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F1: Not for Porsche
Porsche have had some pretty good publicity over the past week or so with the rumours that Mark Webber had signed a 5 year deal to race their new LMP1 sports cars when the return to the sport in 2014. The iconic sports car company has also been suggested along with others as possible entrants for F1 when the new engine regulations come into force.
The cost of developing the V6 Turbo’s has been significant, but the current V8’s are practically a decade old and it was time for F1 to move on. The hope within the FIA and senior echelons of the sport has been that manufacturers will see a greater relevance in the crossover of these power trains to the road cars they produce.
The FIA hope that the new V6 engines will be a platform that can be adapted across other racing series and then the manufacturers will greatly benefit from a larger production run and recoup investment costs quickly and efficiently.
It would appear that any hope of Porsche entering F1 has been dashed today. Speaking at today at the Shanghai motor show Wolfgang Hatz (Director for R&D and Head of Engines and Transmissions Development) commented, “We are a sports car company. Porsche has always lived for the transfer of racing to production cars. For that reason it was clear two or three years ago that we had to be back in high-level motorsport, and it was a choice between top-flight sports cars or Formula 1.
“But the final decision was the only logical one. F1 was an alternative, but the road relevance is not there. Also, there is a lot of publicity around politics and tyres, but not so much about the engines and chassis. The aero, too, is incredible, but so extreme that it cannot result in any development in our road car understanding.”
Porsche are entering the top category in sports car racing, the LMP1 series, and their car will be powered by a hybrid power train. There has already been some technology transfer between the race car and the Porsche 918 Spyder due to go on sale later in the year.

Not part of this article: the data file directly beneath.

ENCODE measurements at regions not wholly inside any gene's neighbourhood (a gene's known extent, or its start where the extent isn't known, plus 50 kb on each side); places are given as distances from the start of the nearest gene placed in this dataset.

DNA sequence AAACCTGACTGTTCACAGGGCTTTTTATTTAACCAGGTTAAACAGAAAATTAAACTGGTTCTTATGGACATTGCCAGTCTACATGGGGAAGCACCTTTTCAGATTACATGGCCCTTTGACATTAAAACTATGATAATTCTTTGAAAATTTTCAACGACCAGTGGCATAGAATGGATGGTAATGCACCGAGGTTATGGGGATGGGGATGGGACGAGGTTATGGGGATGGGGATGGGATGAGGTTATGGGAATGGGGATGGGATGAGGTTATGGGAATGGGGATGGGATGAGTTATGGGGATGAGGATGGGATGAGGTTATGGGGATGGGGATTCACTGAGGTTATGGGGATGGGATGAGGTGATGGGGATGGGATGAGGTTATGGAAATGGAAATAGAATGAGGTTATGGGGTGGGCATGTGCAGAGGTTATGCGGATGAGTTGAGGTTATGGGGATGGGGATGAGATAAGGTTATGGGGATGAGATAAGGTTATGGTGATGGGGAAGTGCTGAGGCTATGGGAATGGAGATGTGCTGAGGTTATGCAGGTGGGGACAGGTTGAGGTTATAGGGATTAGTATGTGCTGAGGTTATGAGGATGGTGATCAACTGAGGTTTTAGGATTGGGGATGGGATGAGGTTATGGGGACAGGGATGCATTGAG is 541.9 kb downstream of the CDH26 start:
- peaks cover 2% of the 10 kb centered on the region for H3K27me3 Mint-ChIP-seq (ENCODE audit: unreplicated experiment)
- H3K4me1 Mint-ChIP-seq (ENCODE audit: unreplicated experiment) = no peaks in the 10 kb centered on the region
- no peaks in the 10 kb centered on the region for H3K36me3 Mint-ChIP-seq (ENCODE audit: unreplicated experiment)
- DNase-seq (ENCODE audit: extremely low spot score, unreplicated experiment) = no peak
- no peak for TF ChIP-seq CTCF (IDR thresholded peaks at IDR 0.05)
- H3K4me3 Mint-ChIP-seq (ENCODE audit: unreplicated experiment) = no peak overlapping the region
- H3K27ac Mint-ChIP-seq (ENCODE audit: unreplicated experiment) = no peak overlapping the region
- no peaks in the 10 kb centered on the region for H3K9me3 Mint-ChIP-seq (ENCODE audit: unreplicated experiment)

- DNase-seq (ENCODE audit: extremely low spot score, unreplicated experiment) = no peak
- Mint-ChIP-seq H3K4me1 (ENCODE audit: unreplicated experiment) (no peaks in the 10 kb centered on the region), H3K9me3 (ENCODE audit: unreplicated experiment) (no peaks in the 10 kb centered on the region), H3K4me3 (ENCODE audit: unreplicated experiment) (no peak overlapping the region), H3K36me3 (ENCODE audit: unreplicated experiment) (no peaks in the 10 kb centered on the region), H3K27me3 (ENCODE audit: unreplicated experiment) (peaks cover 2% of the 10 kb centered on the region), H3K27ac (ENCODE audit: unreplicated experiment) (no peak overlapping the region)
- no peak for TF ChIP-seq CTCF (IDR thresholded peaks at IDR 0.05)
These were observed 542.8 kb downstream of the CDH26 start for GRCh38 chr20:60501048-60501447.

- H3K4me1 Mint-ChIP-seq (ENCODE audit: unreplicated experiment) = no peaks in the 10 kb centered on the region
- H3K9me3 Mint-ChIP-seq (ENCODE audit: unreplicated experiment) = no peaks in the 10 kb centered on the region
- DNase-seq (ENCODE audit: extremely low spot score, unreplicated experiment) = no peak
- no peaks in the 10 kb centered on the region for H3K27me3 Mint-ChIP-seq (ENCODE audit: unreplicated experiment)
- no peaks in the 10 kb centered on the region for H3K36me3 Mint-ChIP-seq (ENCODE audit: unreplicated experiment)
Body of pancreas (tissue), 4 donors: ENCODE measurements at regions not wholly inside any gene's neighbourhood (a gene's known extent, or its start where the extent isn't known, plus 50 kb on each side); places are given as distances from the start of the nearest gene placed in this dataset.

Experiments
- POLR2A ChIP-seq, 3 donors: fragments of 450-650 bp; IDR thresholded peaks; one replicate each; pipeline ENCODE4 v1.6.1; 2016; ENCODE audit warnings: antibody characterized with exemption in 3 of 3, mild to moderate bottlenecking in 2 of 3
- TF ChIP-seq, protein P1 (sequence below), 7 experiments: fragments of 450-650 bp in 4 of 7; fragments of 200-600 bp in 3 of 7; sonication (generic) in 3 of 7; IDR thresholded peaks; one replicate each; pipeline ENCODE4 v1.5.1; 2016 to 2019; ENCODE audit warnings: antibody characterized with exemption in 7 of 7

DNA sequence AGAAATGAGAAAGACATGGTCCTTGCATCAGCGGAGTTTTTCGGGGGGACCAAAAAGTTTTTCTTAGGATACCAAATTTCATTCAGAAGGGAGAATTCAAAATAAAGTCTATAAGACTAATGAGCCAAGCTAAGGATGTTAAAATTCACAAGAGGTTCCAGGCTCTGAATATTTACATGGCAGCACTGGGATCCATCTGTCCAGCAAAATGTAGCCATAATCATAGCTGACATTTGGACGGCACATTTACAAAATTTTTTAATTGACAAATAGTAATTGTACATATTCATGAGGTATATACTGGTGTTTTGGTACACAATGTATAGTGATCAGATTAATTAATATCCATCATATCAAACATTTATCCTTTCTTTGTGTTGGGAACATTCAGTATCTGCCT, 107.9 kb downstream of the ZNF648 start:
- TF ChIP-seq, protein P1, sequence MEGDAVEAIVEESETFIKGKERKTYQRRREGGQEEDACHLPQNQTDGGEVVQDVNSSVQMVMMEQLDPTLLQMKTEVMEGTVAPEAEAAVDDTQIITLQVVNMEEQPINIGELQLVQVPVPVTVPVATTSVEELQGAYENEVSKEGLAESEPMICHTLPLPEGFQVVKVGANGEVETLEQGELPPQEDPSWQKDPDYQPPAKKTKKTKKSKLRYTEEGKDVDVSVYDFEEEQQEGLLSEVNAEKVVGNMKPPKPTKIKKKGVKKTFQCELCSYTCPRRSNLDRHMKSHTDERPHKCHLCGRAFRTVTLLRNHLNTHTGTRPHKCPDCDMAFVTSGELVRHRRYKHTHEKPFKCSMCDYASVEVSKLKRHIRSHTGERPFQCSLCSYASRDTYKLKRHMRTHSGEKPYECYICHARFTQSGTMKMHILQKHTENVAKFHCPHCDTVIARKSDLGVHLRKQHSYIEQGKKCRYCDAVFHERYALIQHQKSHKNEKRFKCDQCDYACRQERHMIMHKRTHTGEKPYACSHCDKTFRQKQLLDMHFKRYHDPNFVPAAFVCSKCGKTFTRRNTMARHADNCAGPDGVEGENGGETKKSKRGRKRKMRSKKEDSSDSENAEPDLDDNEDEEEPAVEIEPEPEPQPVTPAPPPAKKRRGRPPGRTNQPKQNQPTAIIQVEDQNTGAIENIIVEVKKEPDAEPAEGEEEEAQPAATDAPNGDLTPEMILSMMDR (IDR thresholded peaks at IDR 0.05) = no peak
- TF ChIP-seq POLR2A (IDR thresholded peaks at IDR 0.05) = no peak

Earlier this year at the L.A. show Hatz when asked about the future of the ‘gasoline engine’ replied, “In the past 10 years we introduced turbo direct injection engines which I think was a big step, we have started with the first full hybrids but I think the next step will be plug in hybrids.”
A plug in hybrid (PHEV) is a hybrid electric vehicle with rechargeable batteries that can be restored to full charge by connecting a plug to an external electric powersource. PHEVs have a much larger all-electric range when compared to conventional gasoline-electric hybrids, and also eliminate range anxiety associated with all-electric vehicles, because the combustion engine works as a backup when the batteries are depleted
Not many people expected Porsche to enter F1 as a full blown works team, but there was hope they may attempt to produce an F1 power train thus evoking the glory days when they manufactured title winning TAG engines for McLaren.
That hope fades somewhat following Porsche’s declared commitment to hybrid performance engine technology.
Release the beasts: Maldonado and Grosjean rejoicing?
There was a meeting in Paris during the winter break to discuss the proposed systems of sanctions for drivers over stepping the mark. Various ideas had been suggested and one being a points system for various offences with a maximum number of points a driver could accrue being set prior to them receiving an automatic race ban.
Reports are emerging today that the meeting was attended by team bosses, drivers (inc Vettel of course), El Presidente, various stewards and Charlie Whiting. The proposal apparently shifted from discussing a system for penalising the drivers to a debate on whether the drivers were being too heavily punished. It was argued that if this was the case the drivers would be discouraged from wheel to wheel racing.